During World War I, Ford Motor Co. entered the aviation industry by building Liberty engines. After the war the company returned to the automobiles but Henry purchased the Stout Metal Aeroplane Company. His first plane built was the Ford 4AT Trimotor, nicknamed the “Tin Goose” because of its corrugated metal construction. It used a new alloy called ‘Alclad’ that had the strength of duralumin but with the corrosion resistance of aluminium. The Trimotor first flew on June 11th 1926, and it was the first successful U.S. passenger airliner, accommodating 12 passengers; barely. Henry was honoured by the Smithsonian Institution for changing the aviation industry. 200 Trimotors were built up to 1933, when the Ford Aeroplane Division was shut down due to economic stress during the Great Depression.
     Although Henry was greatly opposed to wars, believing them to be a terrible waste, the Ford Motor Co. played a pivotal role in the Allied victory during World Wars I and II. Henry developed mass production lines for the B-24 Liberator Bombers, producing one an hour, at a peak of 600 per month in 24-hour shifts. Before Ford Motor Co. it took plane production factories a day to finish one plane, and that was under the best possible circumstances. At the time Ford Motor Co.’s ‘Willow Run’ factory was the largest assembly plant in the world with over 330, 000 m².           
     The Ford Motor Co. was the last automobile company to recognize the United Auto Workers Union (UAW). Henry did threaten to break up the company rather than cooperate but his wife told him that she would leave him if he did so. She wanted to see her grandchildren run the business on into the future. Practically overnight Ford Motor Co. went from one of the most stubborn holdouts in the automobile industry to one of the most favourable UAW contractors. The contract was signed in June 1941.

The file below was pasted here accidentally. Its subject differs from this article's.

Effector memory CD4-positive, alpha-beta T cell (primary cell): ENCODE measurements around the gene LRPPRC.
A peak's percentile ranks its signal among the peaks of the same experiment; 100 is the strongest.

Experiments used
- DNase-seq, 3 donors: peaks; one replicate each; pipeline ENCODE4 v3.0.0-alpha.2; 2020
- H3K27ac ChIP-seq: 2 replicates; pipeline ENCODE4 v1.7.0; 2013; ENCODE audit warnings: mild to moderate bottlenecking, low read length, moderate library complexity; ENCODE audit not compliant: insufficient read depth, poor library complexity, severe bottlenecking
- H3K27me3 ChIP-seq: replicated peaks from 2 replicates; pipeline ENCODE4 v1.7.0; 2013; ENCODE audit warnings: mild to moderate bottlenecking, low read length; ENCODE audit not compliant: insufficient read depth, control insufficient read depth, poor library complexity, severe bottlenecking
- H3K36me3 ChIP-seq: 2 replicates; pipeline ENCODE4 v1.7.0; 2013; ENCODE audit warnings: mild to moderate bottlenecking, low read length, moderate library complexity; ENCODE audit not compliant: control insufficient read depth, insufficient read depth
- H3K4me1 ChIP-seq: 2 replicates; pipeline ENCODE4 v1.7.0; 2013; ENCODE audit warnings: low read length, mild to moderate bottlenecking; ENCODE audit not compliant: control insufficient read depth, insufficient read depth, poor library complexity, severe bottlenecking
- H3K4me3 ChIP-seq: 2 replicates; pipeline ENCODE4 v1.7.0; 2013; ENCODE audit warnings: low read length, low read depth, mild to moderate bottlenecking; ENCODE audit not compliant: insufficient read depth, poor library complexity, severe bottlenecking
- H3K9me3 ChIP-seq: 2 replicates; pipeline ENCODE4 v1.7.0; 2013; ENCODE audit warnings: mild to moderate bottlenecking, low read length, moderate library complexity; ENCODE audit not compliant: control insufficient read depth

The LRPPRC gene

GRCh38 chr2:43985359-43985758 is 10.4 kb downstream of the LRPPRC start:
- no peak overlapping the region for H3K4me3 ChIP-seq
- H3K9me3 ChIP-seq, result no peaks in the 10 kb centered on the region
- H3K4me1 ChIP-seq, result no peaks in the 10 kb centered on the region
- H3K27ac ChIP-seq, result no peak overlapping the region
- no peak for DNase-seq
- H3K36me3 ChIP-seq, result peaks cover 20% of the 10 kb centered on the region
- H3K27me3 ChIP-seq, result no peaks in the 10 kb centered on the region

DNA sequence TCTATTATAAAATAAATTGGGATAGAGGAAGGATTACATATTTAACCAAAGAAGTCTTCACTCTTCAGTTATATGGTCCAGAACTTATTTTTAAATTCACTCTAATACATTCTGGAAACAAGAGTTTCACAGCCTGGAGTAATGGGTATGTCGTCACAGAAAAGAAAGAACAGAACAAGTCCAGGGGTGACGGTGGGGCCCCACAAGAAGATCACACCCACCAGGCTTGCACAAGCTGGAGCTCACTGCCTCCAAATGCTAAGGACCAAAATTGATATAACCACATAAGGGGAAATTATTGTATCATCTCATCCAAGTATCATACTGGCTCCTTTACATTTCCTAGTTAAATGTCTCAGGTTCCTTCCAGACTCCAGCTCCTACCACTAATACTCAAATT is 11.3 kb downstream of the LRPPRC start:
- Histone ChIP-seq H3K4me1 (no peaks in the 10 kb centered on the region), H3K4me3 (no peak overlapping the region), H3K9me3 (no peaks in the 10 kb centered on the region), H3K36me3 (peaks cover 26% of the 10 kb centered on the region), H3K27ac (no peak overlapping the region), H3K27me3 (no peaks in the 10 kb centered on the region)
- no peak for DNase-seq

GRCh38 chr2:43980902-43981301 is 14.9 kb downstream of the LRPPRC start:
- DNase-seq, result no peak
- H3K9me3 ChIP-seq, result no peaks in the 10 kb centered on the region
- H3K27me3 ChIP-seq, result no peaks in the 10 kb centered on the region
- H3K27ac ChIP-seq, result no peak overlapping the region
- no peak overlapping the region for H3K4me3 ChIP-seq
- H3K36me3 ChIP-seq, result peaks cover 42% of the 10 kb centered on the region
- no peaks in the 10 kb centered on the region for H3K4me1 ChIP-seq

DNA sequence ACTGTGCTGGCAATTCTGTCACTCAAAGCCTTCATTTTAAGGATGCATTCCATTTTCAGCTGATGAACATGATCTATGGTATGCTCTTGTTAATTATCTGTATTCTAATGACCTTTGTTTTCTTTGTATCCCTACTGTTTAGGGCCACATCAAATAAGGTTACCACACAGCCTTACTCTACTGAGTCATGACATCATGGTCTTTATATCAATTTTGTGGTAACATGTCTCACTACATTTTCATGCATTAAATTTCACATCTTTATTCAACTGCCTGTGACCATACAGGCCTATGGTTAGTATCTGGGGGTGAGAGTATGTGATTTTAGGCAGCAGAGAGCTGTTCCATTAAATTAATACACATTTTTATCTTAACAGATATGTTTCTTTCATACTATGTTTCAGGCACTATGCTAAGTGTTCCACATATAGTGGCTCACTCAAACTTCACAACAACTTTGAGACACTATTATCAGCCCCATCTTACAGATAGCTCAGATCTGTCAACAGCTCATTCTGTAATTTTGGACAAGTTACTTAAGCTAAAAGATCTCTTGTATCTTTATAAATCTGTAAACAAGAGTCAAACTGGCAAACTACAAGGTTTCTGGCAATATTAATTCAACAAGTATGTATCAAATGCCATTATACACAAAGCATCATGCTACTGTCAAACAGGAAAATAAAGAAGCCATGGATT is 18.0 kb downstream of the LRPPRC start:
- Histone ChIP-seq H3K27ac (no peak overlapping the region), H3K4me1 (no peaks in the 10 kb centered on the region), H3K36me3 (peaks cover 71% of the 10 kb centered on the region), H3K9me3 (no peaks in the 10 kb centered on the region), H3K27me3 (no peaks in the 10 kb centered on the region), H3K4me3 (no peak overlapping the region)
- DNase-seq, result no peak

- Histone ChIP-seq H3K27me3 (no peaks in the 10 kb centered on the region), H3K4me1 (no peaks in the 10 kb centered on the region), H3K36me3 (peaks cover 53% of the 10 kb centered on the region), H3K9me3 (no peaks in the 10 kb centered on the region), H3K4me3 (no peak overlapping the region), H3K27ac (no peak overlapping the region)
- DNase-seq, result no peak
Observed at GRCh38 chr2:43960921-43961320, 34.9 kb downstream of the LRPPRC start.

In 1943 Edsel Bryant Ford died from stomach cancer and although he was suffering from dementia, had developed a suspicious character and was mentally unstable Henry took on the company’s presidency. By this point he had suffered from several cardiovascular attacks (variously reported as heart attacks or strokes) and was no longer fit to run the company; Ford Motor Co. began to lose more than $10 million a month. The co-owners took control, using Henry as a figurehead. Eventually Henry’s daughter-in-law with the help of his wife removed him from the presidency and put his grand-son, Henry Ford II, in his place.
     Forced into retirement Henry retreated to his Dearborn estate where he died on the 7th April, 1947. A public viewing was held in his hometown, Greenfield Village. Up to 5000 people, per hour, filed past his casket. His funeral service was held in Detroit’s Cathedral Church of St. Paul and he was buried in the Ford Cemetery.

     Henry Ford changed the way the world perceived automobiles. He changed them from a heavy, expensive, unreliable vehicle of the wealthy into a light, common, dependable mode of transport for the enjoyment of the lower classes.
     He showed the world the efficiency of the production line and he was honoured by several institutions. Henry Ford made a great impact on the world of transport and the adaptations of his work can be seen not only in the past, but also in the world today.        


Post a Comment